- The Rev. Alejandro Solalinde is well known in Mexico for his migrant shelter
- He is now advocating for immigration reform in the United States
- Solalinde wants other voices to be heard in the debate
- He has continued to work in Mexico despite threats
Known for his outspoken, unapologetic support of migrants in Mexico, the Rev. Alejandro Solalinde is bringing his message to the United States.
The priest is part of a caravan of migrants and their supporters traveling from Los Angeles to Washington to push for immigration reform.
In Mexico, Solalinde has criticized the government, and even the Catholic Church, saying that both can be more compassionate to migrants. His views are shaped by the years he has spent leading a migrant shelter in Oaxaca that offers support to Central Americans who embark on the dangerous route north by clinging to trains.
A number of threats last year led to his leaving his post, located in Ixtepec, in the southern state of Oaxaca, but he has since returned.
"I don't know how to live with fear," Solalinde told CNN.
Immigration issues must be tackled both at the source and the destination of the migrants, he said.
In the United States, Solalinde says he wants to include more voices in the debate. "Not just the voice of the north, but the voice of the south, the voice of the poor, the voice of the migrants."
The 68-year-old, wearing a white button-down shirt, cream-colored vest, thin glasses and a cross necklace, admits that he believes his opinion will have little sway. With so much money and political interests at play, the voice of a Mexican priest is likely to get drowned out, he said.
But Solalinde is undeterred. The caravan's participants are lobbying for a path to citizenship, a stop to the separation of families, and greater attention to the human cost of immigration policies. The priest says he is not advocating a certain policy, but wants to raise consciousness about the issue.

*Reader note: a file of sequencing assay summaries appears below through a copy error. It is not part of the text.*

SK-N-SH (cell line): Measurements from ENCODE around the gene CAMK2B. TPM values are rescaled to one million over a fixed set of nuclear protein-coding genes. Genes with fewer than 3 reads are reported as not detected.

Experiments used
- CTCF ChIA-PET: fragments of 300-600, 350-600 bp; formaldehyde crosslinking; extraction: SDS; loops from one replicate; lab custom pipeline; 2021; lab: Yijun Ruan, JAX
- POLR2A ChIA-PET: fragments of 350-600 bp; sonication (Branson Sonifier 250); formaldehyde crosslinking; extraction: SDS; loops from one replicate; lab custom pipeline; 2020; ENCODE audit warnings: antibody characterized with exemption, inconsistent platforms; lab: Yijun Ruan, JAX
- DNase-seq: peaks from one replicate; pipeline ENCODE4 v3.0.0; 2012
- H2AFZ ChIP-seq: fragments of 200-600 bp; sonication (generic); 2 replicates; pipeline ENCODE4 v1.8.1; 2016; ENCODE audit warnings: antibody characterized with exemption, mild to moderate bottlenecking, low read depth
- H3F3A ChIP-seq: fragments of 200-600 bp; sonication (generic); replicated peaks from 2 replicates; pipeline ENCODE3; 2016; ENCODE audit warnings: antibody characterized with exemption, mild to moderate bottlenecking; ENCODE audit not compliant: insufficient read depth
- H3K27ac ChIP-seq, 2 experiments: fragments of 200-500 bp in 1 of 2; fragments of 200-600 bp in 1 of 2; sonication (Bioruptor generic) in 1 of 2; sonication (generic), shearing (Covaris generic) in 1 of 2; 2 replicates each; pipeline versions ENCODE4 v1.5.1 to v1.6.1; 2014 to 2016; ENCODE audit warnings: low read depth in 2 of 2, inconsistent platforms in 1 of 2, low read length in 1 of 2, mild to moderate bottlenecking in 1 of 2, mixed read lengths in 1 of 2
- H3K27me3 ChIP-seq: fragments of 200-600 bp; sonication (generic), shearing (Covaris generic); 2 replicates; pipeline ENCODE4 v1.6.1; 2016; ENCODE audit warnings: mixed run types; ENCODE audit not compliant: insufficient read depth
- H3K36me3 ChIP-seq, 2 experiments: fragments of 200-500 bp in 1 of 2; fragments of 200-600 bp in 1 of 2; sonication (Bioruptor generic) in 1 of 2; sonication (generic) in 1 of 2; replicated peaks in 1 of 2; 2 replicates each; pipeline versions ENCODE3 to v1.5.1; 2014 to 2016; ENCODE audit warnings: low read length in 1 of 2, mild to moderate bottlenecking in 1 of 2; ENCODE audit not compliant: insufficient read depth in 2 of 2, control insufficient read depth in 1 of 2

An immigration bill currently pending in the Senate commits additional resources to southern border security and establishes a new system of metrics to measure border control effectiveness, but critics insist the plan is full of holes and will ultimately do little to help stem to the tide of illegal immigration.
While claiming to strengthen the border, the legislation also would create a 13-year path to citizenship for most undocumented immigrants while bringing dramatic change to labor policy on America's farms.
U.S. tactics like a border wall and restrictive immigration policies do nothing other than drive up the price that smugglers charge to sneak people across the border, he said.
At the migrant shelter in Oaxaca, Solalinde says he sees constant suffering, but also constant hope in the people who pass by.
During his brief exile from the shelter, Solalinde spent a month in Europe followed by some weeks of reflection in Jalisco state before returning to Oaxaca.
After doing much reading and writing during his time away, the priest said he returned with a deeper commitment for acting now, for helping migrants today, he said.
"Each day god gives me the grace to be happy, he provides strength, but at the end of the day my heart hurts, it tires emotionally," he said.